Emir: Well, if we were, say for example, born and raised in Pakistan, since 1986 they passed a blasphemy law. If you spoke out against Islam or Muhammad or anything to do with the religion or its prophet, you were put to death, executed. And that is directly from the Qur’an, chapter 5 and verse 33, that if you speak ill of Islam that you should be executed or exiled; your hands will be cut off; you’ll be crucified is one of the options. So we really had a merciful father. We had a father who was unwilling to do what the Qur’an and Muhammad had called him to do.
Ergun: And others would call him a bad Muslim because we had dishonored Allah and dishonored him as our father. We bring this point up because America, we’re so isolated here, we’re so insulated here. How could such a thing happen? But around the world, the blood of Christians flows on streets and in basements and on cobblestone paths. We write about this in Unveiling Islam, that around the world our brothers and sisters in Christ daily….
Ankerberg: Give me a few examples of what’s going on in different parts of the world right now.
Emir: Probably the worst example is the Sudan where Christians have really been negligent to watch over others of the flock around the world. Three million Sudanese, conservative estimates, three million Sudanese have been either exterminated or exiled just for being Christians. Over and over again we see this, that this is really the holocaust of our day. And most of the persecution around the world, outside of China, happens in the Islamic world. And we, to honor those who have given their lives, must give the truth.
Ankerberg: You’ve talked about certain people in different Islamic countries that just for passing out a tract were put in prison.
Ergun: Yes.
Ankerberg: For sharing their testimony were put in prison.
Ergun: Yeah.
Ankerberg: There’s all kinds of rules that they cannot propagate the faith.
Ergun: Whenever we go into debates or do a university debate or something, and they will say, “Well, you know, your threats, you’re living with threats.” We live with nothing. The threats we receive are nothing. Compare this to what is happening to our brothers and sisters around the world. This is unbelievable. In many of the countries, what happens is, on the Friday day, the Jumaa prayer, they will take you to the city square, they will bury you up to your waist in your burial cloth. You know, in our culture you bury within 24 hours and you do not embalm. You are wrapped in a cloth, not a coffin. The indictment is read that you have converted to Christianity, and then everyone picks up the stones and you are stoned to death in the city square – for the sole indictment of being a believer in Jesus Christ.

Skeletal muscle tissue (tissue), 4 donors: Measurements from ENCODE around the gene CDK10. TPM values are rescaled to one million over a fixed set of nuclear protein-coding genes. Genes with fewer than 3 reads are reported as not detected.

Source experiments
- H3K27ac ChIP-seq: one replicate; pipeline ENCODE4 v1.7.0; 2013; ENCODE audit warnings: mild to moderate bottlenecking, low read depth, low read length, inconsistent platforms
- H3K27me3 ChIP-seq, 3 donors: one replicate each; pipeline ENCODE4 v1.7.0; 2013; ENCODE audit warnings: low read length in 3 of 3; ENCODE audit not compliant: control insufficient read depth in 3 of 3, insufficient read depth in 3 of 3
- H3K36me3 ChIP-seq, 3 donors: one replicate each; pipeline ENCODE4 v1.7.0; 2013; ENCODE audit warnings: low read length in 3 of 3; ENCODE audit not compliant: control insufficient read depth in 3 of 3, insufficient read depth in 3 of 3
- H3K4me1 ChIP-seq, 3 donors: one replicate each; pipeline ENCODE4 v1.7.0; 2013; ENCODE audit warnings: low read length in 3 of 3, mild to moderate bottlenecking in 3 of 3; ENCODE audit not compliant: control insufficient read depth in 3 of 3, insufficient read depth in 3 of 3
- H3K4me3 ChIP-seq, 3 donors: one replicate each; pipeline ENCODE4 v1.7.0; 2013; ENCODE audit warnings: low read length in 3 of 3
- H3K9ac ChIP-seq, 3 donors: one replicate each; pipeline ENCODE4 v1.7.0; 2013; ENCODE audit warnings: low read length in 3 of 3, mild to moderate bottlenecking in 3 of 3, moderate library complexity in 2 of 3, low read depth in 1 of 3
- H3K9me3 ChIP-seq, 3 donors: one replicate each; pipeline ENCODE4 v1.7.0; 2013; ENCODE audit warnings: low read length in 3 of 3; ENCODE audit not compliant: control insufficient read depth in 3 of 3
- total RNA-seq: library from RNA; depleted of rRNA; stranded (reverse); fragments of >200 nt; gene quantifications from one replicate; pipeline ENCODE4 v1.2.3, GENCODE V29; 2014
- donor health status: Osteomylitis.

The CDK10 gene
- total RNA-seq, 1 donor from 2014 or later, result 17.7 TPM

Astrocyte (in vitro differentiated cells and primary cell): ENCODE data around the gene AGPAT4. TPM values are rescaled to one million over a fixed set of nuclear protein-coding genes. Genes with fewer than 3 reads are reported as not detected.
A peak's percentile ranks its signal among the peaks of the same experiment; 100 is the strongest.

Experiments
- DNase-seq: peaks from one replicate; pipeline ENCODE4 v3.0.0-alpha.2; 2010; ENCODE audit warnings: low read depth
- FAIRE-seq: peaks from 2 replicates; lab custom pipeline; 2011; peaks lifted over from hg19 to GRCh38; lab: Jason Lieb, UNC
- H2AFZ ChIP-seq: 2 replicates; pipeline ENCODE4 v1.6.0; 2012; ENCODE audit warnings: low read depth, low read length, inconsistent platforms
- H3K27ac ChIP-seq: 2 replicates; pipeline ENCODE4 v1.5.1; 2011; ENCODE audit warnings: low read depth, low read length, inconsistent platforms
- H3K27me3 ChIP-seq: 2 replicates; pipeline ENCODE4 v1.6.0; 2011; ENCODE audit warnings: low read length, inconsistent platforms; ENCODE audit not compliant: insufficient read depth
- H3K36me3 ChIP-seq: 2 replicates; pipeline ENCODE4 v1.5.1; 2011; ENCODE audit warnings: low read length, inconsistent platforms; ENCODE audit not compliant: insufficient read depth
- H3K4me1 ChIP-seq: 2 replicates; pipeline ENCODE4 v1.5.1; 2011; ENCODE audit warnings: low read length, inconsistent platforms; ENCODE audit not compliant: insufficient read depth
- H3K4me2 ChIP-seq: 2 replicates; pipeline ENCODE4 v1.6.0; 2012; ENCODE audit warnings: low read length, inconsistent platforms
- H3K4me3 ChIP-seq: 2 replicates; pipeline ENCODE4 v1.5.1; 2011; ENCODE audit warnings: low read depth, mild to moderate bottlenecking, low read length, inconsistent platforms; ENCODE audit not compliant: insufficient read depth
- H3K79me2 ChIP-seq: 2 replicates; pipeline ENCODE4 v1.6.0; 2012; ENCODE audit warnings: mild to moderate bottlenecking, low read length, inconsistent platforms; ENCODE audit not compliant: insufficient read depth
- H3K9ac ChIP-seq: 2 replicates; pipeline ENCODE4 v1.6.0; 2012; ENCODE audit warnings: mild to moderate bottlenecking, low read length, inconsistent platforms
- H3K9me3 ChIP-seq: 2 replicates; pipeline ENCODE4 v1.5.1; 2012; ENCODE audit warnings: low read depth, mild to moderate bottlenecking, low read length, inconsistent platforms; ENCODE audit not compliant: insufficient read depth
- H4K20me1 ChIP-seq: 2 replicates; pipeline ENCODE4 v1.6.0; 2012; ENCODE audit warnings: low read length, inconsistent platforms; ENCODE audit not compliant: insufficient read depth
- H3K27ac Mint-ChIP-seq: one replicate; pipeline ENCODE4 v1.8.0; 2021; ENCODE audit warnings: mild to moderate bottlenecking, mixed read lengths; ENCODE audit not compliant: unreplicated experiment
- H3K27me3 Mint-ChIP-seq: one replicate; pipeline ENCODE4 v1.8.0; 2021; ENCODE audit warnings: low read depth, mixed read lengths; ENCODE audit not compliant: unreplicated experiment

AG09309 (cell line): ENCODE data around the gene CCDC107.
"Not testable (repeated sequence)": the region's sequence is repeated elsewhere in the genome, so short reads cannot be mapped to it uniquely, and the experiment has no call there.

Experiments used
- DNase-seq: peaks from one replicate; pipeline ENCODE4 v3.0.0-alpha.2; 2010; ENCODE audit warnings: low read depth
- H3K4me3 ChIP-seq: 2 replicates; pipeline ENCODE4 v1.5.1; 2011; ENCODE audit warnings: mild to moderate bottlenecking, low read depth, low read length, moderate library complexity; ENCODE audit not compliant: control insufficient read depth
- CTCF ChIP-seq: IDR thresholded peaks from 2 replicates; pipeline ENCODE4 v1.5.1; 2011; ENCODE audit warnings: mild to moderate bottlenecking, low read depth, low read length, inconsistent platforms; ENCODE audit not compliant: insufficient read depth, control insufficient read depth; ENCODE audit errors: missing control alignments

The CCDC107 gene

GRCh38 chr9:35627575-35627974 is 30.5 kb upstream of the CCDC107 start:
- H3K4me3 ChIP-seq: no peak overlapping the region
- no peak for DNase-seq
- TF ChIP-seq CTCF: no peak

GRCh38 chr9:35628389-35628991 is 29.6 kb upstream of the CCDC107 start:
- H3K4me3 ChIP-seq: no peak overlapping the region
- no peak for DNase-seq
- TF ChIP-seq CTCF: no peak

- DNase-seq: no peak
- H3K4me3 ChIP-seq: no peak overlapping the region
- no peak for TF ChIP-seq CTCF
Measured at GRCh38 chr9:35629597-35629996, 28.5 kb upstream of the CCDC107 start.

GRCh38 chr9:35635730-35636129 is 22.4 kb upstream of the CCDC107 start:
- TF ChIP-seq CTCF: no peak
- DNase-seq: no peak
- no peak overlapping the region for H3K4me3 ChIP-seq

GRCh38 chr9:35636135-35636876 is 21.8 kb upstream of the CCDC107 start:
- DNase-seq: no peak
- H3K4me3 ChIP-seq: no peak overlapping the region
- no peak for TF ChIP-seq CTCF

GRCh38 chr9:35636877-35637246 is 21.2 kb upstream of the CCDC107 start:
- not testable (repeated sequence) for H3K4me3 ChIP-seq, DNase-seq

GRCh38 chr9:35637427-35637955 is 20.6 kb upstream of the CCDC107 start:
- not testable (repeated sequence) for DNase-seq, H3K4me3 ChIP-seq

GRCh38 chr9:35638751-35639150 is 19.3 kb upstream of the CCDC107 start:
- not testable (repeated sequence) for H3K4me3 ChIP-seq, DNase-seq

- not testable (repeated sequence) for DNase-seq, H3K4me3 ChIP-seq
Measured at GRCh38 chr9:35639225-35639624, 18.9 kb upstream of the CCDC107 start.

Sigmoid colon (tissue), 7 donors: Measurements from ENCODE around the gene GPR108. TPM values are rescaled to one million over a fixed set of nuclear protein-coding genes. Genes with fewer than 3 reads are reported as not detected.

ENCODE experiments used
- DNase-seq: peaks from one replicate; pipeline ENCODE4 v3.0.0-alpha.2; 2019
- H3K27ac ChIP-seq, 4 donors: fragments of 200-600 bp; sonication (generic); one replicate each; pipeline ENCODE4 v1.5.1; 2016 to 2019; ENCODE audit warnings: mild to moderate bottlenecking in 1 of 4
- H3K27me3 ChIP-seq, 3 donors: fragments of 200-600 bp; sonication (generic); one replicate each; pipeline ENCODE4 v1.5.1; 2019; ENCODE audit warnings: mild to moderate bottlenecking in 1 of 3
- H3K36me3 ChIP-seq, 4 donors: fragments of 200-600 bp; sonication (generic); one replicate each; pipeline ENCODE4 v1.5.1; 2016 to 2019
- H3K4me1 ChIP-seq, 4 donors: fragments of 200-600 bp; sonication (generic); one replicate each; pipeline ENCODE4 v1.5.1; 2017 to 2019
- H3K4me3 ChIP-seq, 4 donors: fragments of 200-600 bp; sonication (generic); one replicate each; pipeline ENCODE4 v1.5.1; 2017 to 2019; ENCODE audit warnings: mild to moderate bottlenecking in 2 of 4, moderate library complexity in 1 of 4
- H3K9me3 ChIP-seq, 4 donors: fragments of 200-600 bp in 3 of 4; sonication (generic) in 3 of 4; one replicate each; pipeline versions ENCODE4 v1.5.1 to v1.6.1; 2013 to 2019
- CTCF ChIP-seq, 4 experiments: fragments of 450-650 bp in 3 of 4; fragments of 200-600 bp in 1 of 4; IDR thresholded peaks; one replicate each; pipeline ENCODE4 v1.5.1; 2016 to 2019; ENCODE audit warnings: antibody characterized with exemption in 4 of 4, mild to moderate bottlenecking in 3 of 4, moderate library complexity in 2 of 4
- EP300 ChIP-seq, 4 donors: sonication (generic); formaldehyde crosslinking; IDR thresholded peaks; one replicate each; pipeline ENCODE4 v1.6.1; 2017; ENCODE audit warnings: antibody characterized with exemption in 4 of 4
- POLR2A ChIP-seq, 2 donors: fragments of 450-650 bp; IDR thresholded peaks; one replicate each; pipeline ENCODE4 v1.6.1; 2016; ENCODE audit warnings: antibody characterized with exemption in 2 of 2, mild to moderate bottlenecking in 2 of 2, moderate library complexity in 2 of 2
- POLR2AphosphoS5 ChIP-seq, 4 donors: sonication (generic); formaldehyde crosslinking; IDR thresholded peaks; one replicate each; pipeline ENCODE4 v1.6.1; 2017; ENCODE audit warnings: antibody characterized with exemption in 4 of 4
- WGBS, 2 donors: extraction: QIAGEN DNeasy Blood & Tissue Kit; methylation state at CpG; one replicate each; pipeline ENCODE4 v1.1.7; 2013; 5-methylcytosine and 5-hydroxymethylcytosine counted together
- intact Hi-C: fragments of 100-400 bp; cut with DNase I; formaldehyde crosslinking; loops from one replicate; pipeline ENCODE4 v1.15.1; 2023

Ankerberg: Yeah, it’s just so hard for us to comprehend that. It just is unbelievable, and you’re saying that this comes right out of the Qur’an.
Ergun: Well, not just the Qur’an. It’s sharia law! The Pact of Umar. Any country that’s called an Islamic republic cannot allow religious freedom. It allows for religious toleration, which means we’ll allow Christians to live in our country. You must pay a jizyat. You must pay a tax. But religious freedom is defined this way. Religious freedom means, here in America I would fight for a Muslim’s right to worship in a mosque because they have the pluralistic right. But they would not afford us the right to share the Great Commission, the Gospel of Jesus Christ, in their countries. It means that I have a right to stand in front of that mosque and tell them, “Jesus Christ is more than just a messenger. He’s Messiah.”
Ankerberg: Alright, we’re going to try to unravel how Muslims think around the world. We’re going to cover all the different kinds of Muslim groups in the programs ahead. But the over-arching question that we’re going to be asking is, “What is the relationship of these folks in jihad to the Qur’an and what kind of jihad are we talking about?”
And take us through. We’re going to look at Muhammad, two programs on Muhammad, his life. Is he the example that we should follow? Then we’re going to look into the thousand years after Muhammad. Then we’re going to look at the Tradition, the Hadith, and the Qur’an, and we’re actually going to get down to the verses there. Can you take these in any other meaning than this is physical warfare? Maybe you want to comment on that. What are we doing next week?
Emir: Next week, we’ll deal with jihad, and explicitly, as we’ll see in Muhammad’s life, he was a brutal warrior. A genius of a man, but a brute. After his life, the history, the first thousand years of Islam after Muhammad died in 632 A.D., was an aggressive, violent faith that wanted to conquer the world with Islam and almost got its way until Charles the Hammer in 732. But even after that, they swept east toward the Mongols and others. And so we’ll deal with the jihad is not primarily internal struggle. That jihad primarily says you must go to war for Muhammad’s sake, for Islam’s sake, and for the sake of Allah.
Ergun: In the weeks that follow, we will ask the question, “How do you win our people to Christ?” Romans 9: “We would wish that we could be accursed so that our kinsmen according to the flesh could be saved.” We’ve spent 17 years telling people about our countries, about our people, about our culture. Four planes fly, and for the first time in our lives, people are listening.
Ankerberg: You’re not going to want to miss this information, and it’s the question of our day. So I hope you’ll join us next week.